In addition, the Le Mans prototype has two energy recovery systems. Fundamentally new here is a system that recovers thermal energy from exhaust gases via an electric generator driven by the exhaust gas stream. The second hybrid system has the functionality familiar from the 918 Spyder. Here, a generator on the front axle utilises braking phases to convert kinetic energy into electric energy. Lithium-ion batteries serve as the energy storage medium. When the driver needs this energy, an electric motor drives the front axle. This makes the 919 Hybrid an all-wheel drive vehicle temporarily.

A new Porsche team of over 200 employees was formed to develop and implement the Le Mans prototypes at the development centre in Weissach. Friedrich Enzinger, Head of LMP1: "Within two and one half years we built the infrastructure, assembled our team and put this highly complex race car on wheels. We have the greatest respect for the lead our competitors have in racing experience. Our objective in the first year is simple: to finish races and be competitive."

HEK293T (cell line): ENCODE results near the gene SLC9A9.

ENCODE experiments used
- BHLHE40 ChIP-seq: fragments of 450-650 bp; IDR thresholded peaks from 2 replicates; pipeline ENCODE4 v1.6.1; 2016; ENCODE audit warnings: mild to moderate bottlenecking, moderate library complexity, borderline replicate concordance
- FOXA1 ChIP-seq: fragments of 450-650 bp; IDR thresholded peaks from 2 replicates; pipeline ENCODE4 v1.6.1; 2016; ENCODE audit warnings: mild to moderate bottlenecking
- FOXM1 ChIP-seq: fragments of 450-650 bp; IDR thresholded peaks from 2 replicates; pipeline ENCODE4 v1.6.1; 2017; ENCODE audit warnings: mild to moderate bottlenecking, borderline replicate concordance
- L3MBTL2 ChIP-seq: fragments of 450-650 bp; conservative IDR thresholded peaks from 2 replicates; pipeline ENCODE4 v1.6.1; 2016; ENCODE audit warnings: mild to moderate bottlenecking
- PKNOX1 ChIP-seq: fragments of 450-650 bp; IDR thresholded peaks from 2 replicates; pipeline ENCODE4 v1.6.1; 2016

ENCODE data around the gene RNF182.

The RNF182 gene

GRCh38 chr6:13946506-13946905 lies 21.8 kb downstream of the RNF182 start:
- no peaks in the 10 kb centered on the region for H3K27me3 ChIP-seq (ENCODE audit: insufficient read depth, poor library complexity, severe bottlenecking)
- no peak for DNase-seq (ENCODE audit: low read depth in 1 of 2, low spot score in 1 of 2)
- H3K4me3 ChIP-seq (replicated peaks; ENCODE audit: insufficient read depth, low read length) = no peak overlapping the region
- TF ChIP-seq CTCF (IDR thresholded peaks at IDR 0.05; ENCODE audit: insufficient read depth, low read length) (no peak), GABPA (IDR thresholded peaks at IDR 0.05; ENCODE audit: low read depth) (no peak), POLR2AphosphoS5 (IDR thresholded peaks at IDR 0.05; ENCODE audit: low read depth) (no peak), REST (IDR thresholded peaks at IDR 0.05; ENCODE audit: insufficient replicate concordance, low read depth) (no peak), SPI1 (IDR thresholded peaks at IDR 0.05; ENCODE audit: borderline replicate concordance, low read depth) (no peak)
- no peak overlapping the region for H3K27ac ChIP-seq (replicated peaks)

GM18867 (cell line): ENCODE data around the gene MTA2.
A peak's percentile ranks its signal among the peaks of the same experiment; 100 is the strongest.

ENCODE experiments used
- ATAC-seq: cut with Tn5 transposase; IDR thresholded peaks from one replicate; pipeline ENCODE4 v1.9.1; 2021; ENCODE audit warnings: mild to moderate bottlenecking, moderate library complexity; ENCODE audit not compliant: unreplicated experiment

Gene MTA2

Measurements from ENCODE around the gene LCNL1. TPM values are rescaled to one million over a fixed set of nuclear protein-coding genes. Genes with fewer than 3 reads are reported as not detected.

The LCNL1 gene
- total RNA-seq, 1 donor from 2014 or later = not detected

Romain Dumas (France), Neel Jani (Switzerland) and Marc Lieb (Germany) will share driving duties in the Porsche 919 Hybrid with starting number 14. Car number 20 will be driven by Timo Bernhard (Germany), Brendon Hartley (New Zealand) and Mark Webber (Australia).

Porsche 911 RSR: Race track icon benefits production cars
At Porsche, the pursuit of maximum sporty performance with maximum energy efficiency is condensed into the core brand trait "Intelligent Performance" – it is written in bold letters on both the 919 Hybrid and 911 RSR. This prototype is not the only innovative car on the road. The 911 icon, which has successfully been reinvented in the seventh generation of the car, consistently benefits directly from motorsport developments. The rear-wheel drive 911 RSR, for example, exhibits intelligent lightweight design and refined aerodynamics. These two traits not only result in better lap times but also better fuel efficiency.

The 911 RSR, which outputs 470 hp, was first introduced in 2013. Last year, this car finished first and second in its class at the 24 hours of Le Mans, and in January 2014 Porsche celebrated a class victory at the American 24-hour classic in Daytona. The second Porsche factory team, Porsche Team Manthey, will compete with two 911 RSR race cars in the World Endurance Championship series which begins in April. Drivers Jörg Bergmeister (Germany), Marco Holzer (Germany), Frédéric Makowiecki (France) and Patrick Pilet (France) will compete in seven world championship events with each race lasting six hours. Richard Lietz (Austria) and Nick Tandy (Great Britain) will join them for the marathon in Le Mans.